Figure 2. The consecutive DATA0 PIDs in the Record column show that the device is not toggling its data PID.
Figure 3. The alternating DATA0 and DATA1 PIDs show proper toggling between subsequent packets.
Upon inspection, it is obvious that one device did not toggle the data PID (Figure 2) while the other one did toggle the data PID after each packet (Figure 3). As discussed earlier, sequential DATA0s should not be passed to the application because the receiver will ignore packets that are repeating the same toggle bit. This explains why data is not being passed to the application. However, the reason why the same toggle bit is being used is still unknown.
To investigate this issue further, we can examine the entire transaction sequences (Figure 4). In this view, it is clear that the transaction is completing successfully because the capture shows the ACK for each data packet, but the DATA bit is not actually toggling. Furthermore, transmissions that use sequential toggle bits are supposed to resend identical data. In this case, the device is not actually resending the data, but continues to update its counter. The error must therefore lie in the handling of the DATA toggle within the device. Specifically, the firmware is not toggling the bit on each successful transmission. Without a hardware protocol analyzer, this small mistake could cost days or weeks of a developer's time.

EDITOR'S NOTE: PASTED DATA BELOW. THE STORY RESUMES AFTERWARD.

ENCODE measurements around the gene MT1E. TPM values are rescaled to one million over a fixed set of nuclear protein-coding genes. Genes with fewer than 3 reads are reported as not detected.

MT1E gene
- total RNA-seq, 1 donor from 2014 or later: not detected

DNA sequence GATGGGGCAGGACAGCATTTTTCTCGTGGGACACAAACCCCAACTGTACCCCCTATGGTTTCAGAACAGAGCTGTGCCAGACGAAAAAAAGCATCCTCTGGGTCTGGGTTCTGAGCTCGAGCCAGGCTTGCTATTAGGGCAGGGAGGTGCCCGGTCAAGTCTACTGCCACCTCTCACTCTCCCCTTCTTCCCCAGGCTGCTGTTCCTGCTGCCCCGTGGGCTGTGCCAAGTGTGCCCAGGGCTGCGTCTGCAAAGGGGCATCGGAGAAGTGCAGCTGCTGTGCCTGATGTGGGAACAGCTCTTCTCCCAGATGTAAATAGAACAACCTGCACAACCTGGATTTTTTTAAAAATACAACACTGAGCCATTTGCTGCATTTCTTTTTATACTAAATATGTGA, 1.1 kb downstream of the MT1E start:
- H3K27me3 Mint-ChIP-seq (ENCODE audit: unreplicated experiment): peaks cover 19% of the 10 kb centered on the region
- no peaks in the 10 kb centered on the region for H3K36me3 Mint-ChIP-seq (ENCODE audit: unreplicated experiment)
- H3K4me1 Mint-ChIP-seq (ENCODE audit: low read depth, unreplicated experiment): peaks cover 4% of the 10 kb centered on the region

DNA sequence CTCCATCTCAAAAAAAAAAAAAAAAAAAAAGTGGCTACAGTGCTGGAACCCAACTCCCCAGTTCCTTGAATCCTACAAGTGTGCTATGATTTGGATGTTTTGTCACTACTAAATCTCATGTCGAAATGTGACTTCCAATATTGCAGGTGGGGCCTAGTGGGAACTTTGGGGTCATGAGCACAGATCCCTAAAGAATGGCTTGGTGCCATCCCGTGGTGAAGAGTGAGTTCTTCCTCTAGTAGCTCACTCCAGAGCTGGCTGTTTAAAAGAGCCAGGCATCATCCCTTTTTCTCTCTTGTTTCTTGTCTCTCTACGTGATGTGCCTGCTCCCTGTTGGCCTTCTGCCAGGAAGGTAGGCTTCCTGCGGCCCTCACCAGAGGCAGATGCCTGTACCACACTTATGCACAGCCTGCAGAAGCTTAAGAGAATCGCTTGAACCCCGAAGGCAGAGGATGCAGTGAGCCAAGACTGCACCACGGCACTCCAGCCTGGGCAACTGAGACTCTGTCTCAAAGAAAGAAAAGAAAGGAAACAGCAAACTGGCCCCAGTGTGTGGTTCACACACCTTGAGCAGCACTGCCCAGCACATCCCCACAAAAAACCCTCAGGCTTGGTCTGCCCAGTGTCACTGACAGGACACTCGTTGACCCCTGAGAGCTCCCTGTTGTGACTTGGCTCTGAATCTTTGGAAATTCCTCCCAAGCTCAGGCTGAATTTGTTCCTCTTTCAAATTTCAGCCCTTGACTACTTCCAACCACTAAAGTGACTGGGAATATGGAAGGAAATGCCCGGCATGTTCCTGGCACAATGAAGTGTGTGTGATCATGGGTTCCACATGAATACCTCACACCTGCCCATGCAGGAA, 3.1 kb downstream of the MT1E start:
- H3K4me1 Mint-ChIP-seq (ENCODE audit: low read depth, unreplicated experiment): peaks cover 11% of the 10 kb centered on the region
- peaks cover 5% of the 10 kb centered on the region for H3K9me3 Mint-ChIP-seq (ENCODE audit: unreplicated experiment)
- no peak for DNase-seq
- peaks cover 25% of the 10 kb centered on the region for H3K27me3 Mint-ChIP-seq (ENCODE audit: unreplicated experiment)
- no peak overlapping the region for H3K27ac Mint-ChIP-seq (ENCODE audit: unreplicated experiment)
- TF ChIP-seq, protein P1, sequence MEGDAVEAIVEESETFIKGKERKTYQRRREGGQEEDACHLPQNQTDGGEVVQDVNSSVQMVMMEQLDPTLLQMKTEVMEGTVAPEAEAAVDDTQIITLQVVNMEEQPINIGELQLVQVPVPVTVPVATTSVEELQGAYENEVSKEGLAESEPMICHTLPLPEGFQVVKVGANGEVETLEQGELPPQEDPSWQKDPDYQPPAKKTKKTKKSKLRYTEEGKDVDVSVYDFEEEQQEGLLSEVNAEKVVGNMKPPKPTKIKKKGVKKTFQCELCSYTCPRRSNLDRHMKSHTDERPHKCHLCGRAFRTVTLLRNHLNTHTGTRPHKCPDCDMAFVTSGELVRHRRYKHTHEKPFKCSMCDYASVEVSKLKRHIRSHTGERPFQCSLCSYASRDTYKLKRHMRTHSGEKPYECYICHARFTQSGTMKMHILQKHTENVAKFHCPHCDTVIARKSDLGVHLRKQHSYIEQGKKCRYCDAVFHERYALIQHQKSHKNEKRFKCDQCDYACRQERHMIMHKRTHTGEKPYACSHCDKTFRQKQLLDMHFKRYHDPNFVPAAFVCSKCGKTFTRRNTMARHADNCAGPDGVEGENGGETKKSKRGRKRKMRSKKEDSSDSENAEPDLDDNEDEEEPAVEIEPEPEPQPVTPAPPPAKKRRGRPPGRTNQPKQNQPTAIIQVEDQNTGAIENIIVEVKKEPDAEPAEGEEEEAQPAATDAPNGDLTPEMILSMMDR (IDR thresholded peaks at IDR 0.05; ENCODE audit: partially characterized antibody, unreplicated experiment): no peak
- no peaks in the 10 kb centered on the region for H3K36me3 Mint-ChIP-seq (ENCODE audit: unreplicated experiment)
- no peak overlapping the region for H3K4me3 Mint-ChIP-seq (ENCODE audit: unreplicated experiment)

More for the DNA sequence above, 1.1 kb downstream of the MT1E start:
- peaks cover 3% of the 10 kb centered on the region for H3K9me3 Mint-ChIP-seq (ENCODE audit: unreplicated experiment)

Figure 4. An expanded view of transaction shows new data being sent with the same DATA toggle bit.
Low-Level Bus Events
Another common error occurs with low-level bus events. The USB specification defines a number of crucial bus-level signaling events that follow a specific timing criteria and determines such things as suspend, resume, and the high-speed handshake. As an example, one type of low-level bus event error could result in the host's failure to begin the enumeration process, ultimately failing to recognize the USB device. These types of events are difficult, if not impossible, to debug without the aid of a hardware tool.